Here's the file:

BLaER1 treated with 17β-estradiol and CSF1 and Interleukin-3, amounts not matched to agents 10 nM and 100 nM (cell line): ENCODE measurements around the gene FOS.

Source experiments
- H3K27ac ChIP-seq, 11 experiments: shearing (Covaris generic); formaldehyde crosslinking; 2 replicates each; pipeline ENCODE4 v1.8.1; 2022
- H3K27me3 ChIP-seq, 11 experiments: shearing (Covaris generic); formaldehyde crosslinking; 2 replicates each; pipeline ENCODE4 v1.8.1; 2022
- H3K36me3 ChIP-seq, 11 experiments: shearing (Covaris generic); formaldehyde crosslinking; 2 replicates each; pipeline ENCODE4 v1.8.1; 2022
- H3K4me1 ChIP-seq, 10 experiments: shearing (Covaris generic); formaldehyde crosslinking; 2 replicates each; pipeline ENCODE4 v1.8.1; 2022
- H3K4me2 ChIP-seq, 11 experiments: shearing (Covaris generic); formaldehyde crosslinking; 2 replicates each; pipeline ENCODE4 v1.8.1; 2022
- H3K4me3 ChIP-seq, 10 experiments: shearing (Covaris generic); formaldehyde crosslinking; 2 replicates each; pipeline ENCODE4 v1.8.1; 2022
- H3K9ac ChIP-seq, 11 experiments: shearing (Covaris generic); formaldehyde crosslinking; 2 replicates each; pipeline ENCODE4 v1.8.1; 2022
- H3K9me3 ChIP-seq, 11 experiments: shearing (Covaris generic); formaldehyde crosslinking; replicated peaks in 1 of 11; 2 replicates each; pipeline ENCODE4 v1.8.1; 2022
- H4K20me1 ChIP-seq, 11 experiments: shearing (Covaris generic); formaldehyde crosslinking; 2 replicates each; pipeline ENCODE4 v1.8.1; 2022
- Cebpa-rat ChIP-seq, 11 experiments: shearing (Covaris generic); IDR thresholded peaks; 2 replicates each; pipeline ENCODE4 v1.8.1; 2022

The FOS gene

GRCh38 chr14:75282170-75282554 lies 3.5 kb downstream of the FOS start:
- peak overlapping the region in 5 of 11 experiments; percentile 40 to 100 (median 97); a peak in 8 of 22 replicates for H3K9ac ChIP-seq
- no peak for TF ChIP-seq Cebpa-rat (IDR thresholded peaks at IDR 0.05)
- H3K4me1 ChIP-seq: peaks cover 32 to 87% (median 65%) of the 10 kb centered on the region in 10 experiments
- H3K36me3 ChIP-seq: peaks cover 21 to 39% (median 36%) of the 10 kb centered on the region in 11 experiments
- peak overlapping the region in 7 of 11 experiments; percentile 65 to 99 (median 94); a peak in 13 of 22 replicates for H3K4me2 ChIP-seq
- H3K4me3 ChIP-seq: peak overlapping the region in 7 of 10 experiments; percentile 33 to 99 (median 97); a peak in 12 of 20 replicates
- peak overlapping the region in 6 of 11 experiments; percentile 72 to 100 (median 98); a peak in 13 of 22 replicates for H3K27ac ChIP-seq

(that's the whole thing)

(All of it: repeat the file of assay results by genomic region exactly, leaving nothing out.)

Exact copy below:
BLaER1 treated with 17β-estradiol and CSF1 and Interleukin-3, amounts not matched to agents 10 nM and 100 nM (cell line): ENCODE measurements around the gene FOS.

Source experiments
- H3K27ac ChIP-seq, 11 experiments: shearing (Covaris generic); formaldehyde crosslinking; 2 replicates each; pipeline ENCODE4 v1.8.1; 2022
- H3K27me3 ChIP-seq, 11 experiments: shearing (Covaris generic); formaldehyde crosslinking; 2 replicates each; pipeline ENCODE4 v1.8.1; 2022
- H3K36me3 ChIP-seq, 11 experiments: shearing (Covaris generic); formaldehyde crosslinking; 2 replicates each; pipeline ENCODE4 v1.8.1; 2022
- H3K4me1 ChIP-seq, 10 experiments: shearing (Covaris generic); formaldehyde crosslinking; 2 replicates each; pipeline ENCODE4 v1.8.1; 2022
- H3K4me2 ChIP-seq, 11 experiments: shearing (Covaris generic); formaldehyde crosslinking; 2 replicates each; pipeline ENCODE4 v1.8.1; 2022
- H3K4me3 ChIP-seq, 10 experiments: shearing (Covaris generic); formaldehyde crosslinking; 2 replicates each; pipeline ENCODE4 v1.8.1; 2022
- H3K9ac ChIP-seq, 11 experiments: shearing (Covaris generic); formaldehyde crosslinking; 2 replicates each; pipeline ENCODE4 v1.8.1; 2022
- H3K9me3 ChIP-seq, 11 experiments: shearing (Covaris generic); formaldehyde crosslinking; replicated peaks in 1 of 11; 2 replicates each; pipeline ENCODE4 v1.8.1; 2022
- H4K20me1 ChIP-seq, 11 experiments: shearing (Covaris generic); formaldehyde crosslinking; 2 replicates each; pipeline ENCODE4 v1.8.1; 2022
- Cebpa-rat ChIP-seq, 11 experiments: shearing (Covaris generic); IDR thresholded peaks; 2 replicates each; pipeline ENCODE4 v1.8.1; 2022

The FOS gene

GRCh38 chr14:75282170-75282554 lies 3.5 kb downstream of the FOS start:
- peak overlapping the region in 5 of 11 experiments; percentile 40 to 100 (median 97); a peak in 8 of 22 replicates for H3K9ac ChIP-seq
- no peak for TF ChIP-seq Cebpa-rat (IDR thresholded peaks at IDR 0.05)
- H3K4me1 ChIP-seq: peaks cover 32 to 87% (median 65%) of the 10 kb centered on the region in 10 experiments
- H3K36me3 ChIP-seq: peaks cover 21 to 39% (median 36%) of the 10 kb centered on the region in 11 experiments
- peak overlapping the region in 7 of 11 experiments; percentile 65 to 99 (median 94); a peak in 13 of 22 replicates for H3K4me2 ChIP-seq
- H3K4me3 ChIP-seq: peak overlapping the region in 7 of 10 experiments; percentile 33 to 99 (median 97); a peak in 12 of 20 replicates
- peak overlapping the region in 6 of 11 experiments; percentile 72 to 100 (median 98); a peak in 13 of 22 replicates for H3K27ac ChIP-seq